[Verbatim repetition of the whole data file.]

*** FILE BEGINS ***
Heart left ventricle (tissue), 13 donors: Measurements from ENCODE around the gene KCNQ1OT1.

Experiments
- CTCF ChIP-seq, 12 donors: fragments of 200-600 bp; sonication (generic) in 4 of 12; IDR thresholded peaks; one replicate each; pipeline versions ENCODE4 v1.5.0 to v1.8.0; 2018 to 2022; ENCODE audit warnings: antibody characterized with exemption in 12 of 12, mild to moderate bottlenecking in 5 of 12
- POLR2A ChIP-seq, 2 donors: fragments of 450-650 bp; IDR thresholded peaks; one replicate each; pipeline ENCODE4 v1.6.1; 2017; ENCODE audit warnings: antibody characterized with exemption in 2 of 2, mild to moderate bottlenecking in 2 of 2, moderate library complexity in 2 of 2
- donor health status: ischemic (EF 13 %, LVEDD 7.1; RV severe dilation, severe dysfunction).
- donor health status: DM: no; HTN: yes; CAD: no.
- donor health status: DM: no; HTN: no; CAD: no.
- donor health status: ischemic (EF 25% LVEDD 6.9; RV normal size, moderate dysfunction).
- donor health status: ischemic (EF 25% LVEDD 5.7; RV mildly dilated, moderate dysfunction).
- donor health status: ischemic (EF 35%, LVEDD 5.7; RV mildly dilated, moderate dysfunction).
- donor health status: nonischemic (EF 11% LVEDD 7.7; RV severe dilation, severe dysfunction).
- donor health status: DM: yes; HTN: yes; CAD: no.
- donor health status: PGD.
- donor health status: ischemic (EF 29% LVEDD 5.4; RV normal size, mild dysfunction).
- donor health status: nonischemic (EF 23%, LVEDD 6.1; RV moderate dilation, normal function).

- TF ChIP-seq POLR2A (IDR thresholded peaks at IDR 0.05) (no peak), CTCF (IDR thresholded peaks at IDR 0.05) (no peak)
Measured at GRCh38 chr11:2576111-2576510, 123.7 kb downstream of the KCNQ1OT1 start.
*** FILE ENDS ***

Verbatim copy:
Heart left ventricle (tissue), 13 donors: Measurements from ENCODE around the gene KCNQ1OT1.

Experiments
- CTCF ChIP-seq, 12 donors: fragments of 200-600 bp; sonication (generic) in 4 of 12; IDR thresholded peaks; one replicate each; pipeline versions ENCODE4 v1.5.0 to v1.8.0; 2018 to 2022; ENCODE audit warnings: antibody characterized with exemption in 12 of 12, mild to moderate bottlenecking in 5 of 12
- POLR2A ChIP-seq, 2 donors: fragments of 450-650 bp; IDR thresholded peaks; one replicate each; pipeline ENCODE4 v1.6.1; 2017; ENCODE audit warnings: antibody characterized with exemption in 2 of 2, mild to moderate bottlenecking in 2 of 2, moderate library complexity in 2 of 2
- donor health status: ischemic (EF 13 %, LVEDD 7.1; RV severe dilation, severe dysfunction).
- donor health status: DM: no; HTN: yes; CAD: no.
- donor health status: DM: no; HTN: no; CAD: no.
- donor health status: ischemic (EF 25% LVEDD 6.9; RV normal size, moderate dysfunction).
- donor health status: ischemic (EF 25% LVEDD 5.7; RV mildly dilated, moderate dysfunction).
- donor health status: ischemic (EF 35%, LVEDD 5.7; RV mildly dilated, moderate dysfunction).
- donor health status: nonischemic (EF 11% LVEDD 7.7; RV severe dilation, severe dysfunction).
- donor health status: DM: yes; HTN: yes; CAD: no.
- donor health status: PGD.
- donor health status: ischemic (EF 29% LVEDD 5.4; RV normal size, mild dysfunction).
- donor health status: nonischemic (EF 23%, LVEDD 6.1; RV moderate dilation, normal function).

- TF ChIP-seq POLR2A (IDR thresholded peaks at IDR 0.05) (no peak), CTCF (IDR thresholded peaks at IDR 0.05) (no peak)
Measured at GRCh38 chr11:2576111-2576510, 123.7 kb downstream of the KCNQ1OT1 start.